The Moth Chase

Elevating the Art of Procrastanalysis – Academics wasting time on pop culture

This is Not Sexy

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Does anyone else understand what the deal is with the …OR…titles?  They used to feel like actual contrasts – two different ways we could encounter the episode.  But now they feel like they’re just the two lines that the writers couldn’t decide between for naming.  These were certainly two of the funnier lines in the episode, but aside from that I had a difficult time figuring out their relationship…any thoughts, readers?  Help me out!

That being said, there were a bunch of other great lines in this one, ranging from funny to thoughtful to devastating.  Jessica’s mother’s “you want a husband, open your legs; you want a divorce, open your mouth” gave us a lot of insight into just how Jessica became Jessica.  The new client’s “My husband died on Christmas Eve, I don’t feel like taking it down” offered a poignant reminder that all is often not what it seems.  And the anti-gym task force’s “A diet is a cure for a disease that doesn’t exist” was simply hilarious. And “it’s a movement, like for black people but for fat people” was so dumb as to score a home-goal against themselves – I’m all for de-stigmatizing a diversity of body types, but until I see some water hoses and dogs gathered around a ‘obese only’ water fountain, I’m not calling this a Civil Rights movement.  This is not the eat-in’s of the ’60’s – it’s just an excuse to enjoy some cake in the fresh air.

But it was this fat-is-beautiful scene that I found to be most interesting.  The tension between Dar and Jessica builds and builds and then lets a little out only to build again.  So now we have an explanation for where Dar may have gotten last week’s cutting analysis of Jess’ own gender and self-identity.  The relationship between these two is getting more and more complex.  It remains unclear to me (in a good way) whether Dar feels genuine contempt for her mother, or whether she hates her because deep down she wants to be her…and my sense is that Dar herself isn’t supposed to have that figured out yet.

This group seems to give her a sense of pride and self-worth (which jerky boyfriends who picked on her weight stripped from her).  But while the other girls pick on her mother openly and hostily (seriously – if you don’t want cake, you don’t want cake – let it go and enjoy the piece you’ve cut for yourself, I say!) Dar seemed not only embarrassed, but also pained for the harassment that was being cast at Jess.  Embarrassed of her mother, but also embarrassed of her friends – what teenage girl doesn’t know that experience?!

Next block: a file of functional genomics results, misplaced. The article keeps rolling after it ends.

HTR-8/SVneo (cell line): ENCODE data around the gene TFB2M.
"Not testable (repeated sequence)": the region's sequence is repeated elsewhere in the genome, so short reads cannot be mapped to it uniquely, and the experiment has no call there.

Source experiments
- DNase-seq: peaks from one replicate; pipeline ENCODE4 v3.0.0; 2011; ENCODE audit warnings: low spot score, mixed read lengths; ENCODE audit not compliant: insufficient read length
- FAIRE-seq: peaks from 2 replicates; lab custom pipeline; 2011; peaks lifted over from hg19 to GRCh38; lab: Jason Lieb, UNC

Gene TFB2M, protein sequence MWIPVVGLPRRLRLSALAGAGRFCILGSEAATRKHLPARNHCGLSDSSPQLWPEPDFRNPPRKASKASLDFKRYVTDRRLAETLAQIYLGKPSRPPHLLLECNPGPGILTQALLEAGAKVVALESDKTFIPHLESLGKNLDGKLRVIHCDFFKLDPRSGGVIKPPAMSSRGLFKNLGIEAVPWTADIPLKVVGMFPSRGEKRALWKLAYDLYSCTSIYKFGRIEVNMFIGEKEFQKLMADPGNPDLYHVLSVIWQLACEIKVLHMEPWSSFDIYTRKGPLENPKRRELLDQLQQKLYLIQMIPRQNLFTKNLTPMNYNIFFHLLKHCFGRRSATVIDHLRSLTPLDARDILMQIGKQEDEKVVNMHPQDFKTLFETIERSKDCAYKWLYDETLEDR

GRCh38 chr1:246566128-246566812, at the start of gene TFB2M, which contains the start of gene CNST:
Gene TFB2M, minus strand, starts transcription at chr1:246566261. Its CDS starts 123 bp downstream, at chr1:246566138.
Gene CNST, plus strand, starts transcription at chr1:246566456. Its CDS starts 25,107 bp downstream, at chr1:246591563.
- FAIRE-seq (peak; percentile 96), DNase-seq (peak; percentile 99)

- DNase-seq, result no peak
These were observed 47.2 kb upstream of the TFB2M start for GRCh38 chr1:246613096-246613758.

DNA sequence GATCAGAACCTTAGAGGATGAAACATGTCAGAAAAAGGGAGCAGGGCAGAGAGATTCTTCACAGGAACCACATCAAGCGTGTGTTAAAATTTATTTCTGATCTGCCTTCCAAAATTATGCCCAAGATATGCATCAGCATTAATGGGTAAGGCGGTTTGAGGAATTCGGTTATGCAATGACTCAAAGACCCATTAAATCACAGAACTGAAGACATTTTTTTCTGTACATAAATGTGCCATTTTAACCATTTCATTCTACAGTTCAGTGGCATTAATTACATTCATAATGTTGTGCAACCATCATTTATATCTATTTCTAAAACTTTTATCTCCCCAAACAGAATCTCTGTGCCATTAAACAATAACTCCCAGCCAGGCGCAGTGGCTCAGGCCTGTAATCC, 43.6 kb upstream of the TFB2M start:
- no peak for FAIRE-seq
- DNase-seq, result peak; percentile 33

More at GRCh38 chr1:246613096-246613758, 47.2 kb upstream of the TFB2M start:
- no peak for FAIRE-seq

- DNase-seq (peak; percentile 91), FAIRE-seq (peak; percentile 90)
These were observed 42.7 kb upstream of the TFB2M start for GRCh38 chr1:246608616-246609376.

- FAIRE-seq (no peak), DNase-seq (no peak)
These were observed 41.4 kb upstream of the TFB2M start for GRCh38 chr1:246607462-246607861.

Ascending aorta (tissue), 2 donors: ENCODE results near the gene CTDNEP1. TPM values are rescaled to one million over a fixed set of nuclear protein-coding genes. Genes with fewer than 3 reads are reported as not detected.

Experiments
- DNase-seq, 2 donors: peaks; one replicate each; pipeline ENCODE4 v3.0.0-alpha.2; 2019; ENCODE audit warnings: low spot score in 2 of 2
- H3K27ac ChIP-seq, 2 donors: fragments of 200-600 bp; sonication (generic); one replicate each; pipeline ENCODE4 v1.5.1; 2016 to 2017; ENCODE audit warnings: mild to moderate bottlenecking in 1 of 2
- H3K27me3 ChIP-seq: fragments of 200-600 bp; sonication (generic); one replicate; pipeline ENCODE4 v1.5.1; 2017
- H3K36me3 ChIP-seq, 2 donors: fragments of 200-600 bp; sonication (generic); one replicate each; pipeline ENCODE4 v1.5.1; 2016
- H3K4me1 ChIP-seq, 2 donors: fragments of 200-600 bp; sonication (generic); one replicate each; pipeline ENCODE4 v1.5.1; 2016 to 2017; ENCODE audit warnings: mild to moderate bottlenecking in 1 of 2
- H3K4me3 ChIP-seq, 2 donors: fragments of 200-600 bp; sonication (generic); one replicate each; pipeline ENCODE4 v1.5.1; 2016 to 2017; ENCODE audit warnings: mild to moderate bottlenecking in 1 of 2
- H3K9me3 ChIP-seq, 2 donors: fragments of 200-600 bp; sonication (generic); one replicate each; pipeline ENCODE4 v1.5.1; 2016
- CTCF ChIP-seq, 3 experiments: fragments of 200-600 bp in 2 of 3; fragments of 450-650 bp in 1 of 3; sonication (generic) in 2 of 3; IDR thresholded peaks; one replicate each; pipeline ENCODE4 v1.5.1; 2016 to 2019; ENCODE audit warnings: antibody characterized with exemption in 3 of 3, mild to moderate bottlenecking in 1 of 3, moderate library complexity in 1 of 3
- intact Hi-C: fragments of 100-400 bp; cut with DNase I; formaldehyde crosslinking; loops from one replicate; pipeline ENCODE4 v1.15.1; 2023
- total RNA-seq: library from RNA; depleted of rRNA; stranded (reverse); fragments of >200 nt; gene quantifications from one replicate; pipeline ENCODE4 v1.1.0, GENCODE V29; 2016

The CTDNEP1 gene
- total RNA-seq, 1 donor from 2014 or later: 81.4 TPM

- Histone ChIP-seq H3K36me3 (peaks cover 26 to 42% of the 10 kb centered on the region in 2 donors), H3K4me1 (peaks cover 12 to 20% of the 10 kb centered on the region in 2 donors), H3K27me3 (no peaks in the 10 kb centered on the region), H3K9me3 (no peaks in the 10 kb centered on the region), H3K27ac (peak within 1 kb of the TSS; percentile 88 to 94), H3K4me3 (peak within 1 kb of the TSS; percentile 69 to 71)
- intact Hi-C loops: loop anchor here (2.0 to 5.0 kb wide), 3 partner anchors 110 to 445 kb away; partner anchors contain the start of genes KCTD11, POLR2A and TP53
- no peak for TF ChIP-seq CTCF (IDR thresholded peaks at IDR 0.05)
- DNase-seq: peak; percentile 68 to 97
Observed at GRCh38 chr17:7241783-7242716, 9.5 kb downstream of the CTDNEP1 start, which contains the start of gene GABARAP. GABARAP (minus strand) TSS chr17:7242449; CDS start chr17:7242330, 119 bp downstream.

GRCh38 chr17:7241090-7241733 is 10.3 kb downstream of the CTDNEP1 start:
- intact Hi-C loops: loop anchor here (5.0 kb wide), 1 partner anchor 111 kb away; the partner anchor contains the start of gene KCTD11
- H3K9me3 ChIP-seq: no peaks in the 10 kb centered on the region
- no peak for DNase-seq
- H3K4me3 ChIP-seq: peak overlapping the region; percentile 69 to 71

In intrigued by Tanya’s Lanvin sweater – she doesn’t know what it is, but she knows she loves it, and I wonder if this is going to become sort of a theme for Tanya this season.  If she can learn to claim things before she’s quite earned them, then she might just be able to take Lenore on.  Usually I hate watching cat fights brew, but this one has me captivated.  Even though it’s corny, I get the feeling that if these two women could just learn to work together, they’d have an amazing pimp team (there’s a sentence I can’t say I thought I’d ever write).

So, how about Ray finally embracing his male-whoreness!  Whority?  Um, I’m not quite sure the right word, here.  When Claire started flashing that grand at him, I thought – oh poor Claire, she just doesn’t get it.  But, as it turns out, it was me who didn’t get it.  Not only does Ray up the price, but it seems Claire likes that.  And we’re again invited to witness something a little more complex than we initially realized.  I had been sucked into thinking that Claire was falling for Ray, wanting more than just a prostitute – wanting a lover, maybe even a partner.  But oh how gender stereotyping my read was!  Turns out Claire really wanted to own Ray for her own purposes – pure economic transaction for pure pleasure…no deep emotional tie, but actually the genuine eschewing of one.

It’s like Tanya said, when you’re lonely you don’t actually want something romantic that makes you feel more lonely – you want to be held; you want to get f*cked.

So while telling it’s story in largely gender stereotype modes, Hung manages to disrupt those narratives at the same time.  Intriguing!


Written by themothchase

July 12, 2010 at 9:34 am

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